When we reviewed the Samsung Galaxy S8, the Bixby functionality was somewhat half-baked, but the potential was clearly there. In theory, it could recognise anything from your photos and extract data from them, giving you shop links or simply tell you what you’re pointing your camera at.

Google Lens does this, but it actually works – or it seemed to in Google’s demos, anyway. The AR assistant could recognise buildings, add dates and times of concerts to your calendar and even read the Wi-Fi password off your router to connect you without the fuss. Neat.

Smart Reply and Google photo books

That wasn’t the only place where Google was flexing its machine learning muscles. And because humans are so maddeningly predictable, this means Google thinks its devices now know what you want well enough to take some liberties. Smart Reply on Gmail, for example, will understand the context of an email and give you a bunch of canned responses based on the type of question.

Google’s main machine learning playground is Google Photos, which can track down specific photos of objects, people and places from your gallery with just a single keyword. But Google is now so confident that it can recognise what makes a good photo, that it’s in the business of selling personalised photo books, which it will sell for US$10-$20.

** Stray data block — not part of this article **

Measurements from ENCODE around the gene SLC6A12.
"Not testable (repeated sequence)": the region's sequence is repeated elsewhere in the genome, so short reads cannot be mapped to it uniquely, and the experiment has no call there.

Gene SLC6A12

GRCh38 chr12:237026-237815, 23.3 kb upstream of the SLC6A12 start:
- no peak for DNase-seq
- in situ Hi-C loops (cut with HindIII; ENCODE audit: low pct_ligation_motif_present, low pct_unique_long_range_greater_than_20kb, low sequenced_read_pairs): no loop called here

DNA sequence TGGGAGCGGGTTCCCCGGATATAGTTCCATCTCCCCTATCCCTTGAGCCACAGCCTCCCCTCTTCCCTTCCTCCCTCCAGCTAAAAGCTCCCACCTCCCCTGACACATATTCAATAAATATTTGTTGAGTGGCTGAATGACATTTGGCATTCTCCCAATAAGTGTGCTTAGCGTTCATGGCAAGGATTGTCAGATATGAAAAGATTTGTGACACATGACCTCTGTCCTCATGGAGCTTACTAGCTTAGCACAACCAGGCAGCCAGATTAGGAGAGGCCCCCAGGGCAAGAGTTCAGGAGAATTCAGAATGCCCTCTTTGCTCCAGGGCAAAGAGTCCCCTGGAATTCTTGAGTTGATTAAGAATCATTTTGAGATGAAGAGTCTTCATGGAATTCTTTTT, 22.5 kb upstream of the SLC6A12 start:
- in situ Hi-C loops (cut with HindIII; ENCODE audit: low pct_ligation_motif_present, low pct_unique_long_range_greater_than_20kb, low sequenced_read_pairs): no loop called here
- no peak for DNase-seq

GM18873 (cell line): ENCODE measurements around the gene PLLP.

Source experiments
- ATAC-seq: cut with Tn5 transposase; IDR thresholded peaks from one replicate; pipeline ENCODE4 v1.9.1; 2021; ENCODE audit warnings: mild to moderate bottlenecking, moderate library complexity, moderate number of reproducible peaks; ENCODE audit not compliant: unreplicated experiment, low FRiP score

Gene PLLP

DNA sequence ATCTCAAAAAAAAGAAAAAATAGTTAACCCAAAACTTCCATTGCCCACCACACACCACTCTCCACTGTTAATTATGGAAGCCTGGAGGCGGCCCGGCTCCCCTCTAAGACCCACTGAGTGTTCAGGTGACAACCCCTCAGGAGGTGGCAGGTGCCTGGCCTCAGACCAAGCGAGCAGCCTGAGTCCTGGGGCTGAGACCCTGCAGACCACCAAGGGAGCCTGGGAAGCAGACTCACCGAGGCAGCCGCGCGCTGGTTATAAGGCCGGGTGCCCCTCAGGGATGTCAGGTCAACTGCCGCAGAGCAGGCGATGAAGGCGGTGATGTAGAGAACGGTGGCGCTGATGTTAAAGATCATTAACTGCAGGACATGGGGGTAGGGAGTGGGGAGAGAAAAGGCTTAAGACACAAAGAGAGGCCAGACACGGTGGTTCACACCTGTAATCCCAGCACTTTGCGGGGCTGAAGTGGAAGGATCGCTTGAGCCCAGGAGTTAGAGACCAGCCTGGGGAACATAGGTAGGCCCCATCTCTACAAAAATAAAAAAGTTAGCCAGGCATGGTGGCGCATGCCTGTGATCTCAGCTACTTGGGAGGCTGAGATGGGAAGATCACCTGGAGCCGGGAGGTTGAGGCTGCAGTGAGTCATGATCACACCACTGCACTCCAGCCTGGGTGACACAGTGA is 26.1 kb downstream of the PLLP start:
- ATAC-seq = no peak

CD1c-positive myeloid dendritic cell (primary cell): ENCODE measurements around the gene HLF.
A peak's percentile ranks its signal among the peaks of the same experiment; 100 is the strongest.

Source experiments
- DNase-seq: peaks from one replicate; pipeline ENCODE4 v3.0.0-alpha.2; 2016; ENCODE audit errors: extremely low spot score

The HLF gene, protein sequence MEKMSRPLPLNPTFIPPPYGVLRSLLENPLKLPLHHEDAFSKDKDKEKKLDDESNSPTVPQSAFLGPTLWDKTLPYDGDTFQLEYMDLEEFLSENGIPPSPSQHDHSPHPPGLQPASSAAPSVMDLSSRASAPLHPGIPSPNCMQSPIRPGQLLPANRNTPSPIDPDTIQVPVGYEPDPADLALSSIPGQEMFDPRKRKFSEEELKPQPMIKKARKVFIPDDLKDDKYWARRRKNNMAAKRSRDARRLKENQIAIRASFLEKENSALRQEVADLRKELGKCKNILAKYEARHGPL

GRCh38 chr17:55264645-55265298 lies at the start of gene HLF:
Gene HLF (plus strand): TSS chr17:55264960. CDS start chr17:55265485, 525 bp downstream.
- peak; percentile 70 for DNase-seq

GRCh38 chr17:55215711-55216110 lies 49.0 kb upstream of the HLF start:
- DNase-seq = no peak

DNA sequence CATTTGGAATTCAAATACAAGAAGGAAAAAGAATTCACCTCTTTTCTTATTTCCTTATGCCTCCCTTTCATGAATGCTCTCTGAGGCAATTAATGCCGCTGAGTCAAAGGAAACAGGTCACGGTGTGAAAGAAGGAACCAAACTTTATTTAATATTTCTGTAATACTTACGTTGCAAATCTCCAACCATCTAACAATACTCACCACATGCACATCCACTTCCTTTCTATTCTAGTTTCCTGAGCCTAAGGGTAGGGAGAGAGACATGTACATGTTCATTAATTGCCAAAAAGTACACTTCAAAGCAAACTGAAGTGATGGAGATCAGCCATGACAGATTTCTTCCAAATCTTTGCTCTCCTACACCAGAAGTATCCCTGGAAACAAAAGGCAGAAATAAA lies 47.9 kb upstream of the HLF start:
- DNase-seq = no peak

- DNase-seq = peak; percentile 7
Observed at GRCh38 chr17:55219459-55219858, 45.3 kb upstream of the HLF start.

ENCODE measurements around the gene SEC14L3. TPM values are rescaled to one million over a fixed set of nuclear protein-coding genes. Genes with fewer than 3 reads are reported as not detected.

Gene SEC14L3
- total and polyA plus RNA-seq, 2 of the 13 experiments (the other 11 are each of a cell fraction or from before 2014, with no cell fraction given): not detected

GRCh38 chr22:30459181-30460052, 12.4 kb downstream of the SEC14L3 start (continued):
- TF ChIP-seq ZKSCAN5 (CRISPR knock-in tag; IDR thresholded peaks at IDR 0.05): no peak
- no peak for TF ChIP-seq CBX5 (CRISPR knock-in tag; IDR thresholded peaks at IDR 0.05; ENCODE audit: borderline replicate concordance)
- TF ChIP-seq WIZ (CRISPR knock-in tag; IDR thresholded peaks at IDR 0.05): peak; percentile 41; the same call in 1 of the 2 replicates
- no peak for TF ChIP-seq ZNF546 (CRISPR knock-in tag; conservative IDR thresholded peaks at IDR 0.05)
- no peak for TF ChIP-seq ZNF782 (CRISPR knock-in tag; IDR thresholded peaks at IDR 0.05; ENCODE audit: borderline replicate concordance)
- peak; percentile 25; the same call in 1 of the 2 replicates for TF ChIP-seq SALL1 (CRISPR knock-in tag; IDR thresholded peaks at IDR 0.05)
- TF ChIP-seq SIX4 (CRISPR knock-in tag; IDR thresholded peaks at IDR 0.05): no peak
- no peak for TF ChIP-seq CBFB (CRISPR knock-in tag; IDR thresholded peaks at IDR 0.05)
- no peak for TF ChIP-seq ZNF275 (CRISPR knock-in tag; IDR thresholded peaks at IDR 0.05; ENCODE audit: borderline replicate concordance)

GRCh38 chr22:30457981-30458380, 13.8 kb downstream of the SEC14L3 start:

In other words, AI can take the human touch out of that thoughtful, personalised gift. Hmmmm.

Android is getting more refinements

When we first started using Android N (Nougat), we thought it was so sophisticated that there wasn’t much left to add. That’s still true, but as it turns out, there are some nice refinements that are coming to the next version, Android O. Most exciting is the picture-in-picture support, meaning that you could be watching a YouTube video, and then press the home button and find it reducing in size, allowing you to open up (say) a text editing app, and make notes. Handy.

That also means, for example, you can live-tweet Question Time if that’s what you’re into.

Android has hit two billion monthly active users

There are seven billion people on the planet, and there are two billion monthly active users on Android. Even allowing for people with multiple devices, that’s a pretty impressive achievement. Still, Google isn’t sitting on its laurels, and it’s pretty clear where it sees the low hanging fruit for further expansion – the developing world.

To that end, the company announced Android Go. It’s a lightweight version of Android designed for cheaper phones, and it will be automatically used on devices with less than 1GB RAM when Android O is released.

As well as just running that bit better on slower devices, Android Go will come with its own version of the Google Play store which will highlight apps that are equally optimised: in other words, they should be under 10MB in size, work well when not connected to the net and support slower devices.

This feature includes the following articles that originally appeared at alphr.com: Google Assistant launches for iPhone, Google announces standalone VR headsets and 4 neat announcements from Google I/O 2017.

Copyright © Alphr, Dennis Publishing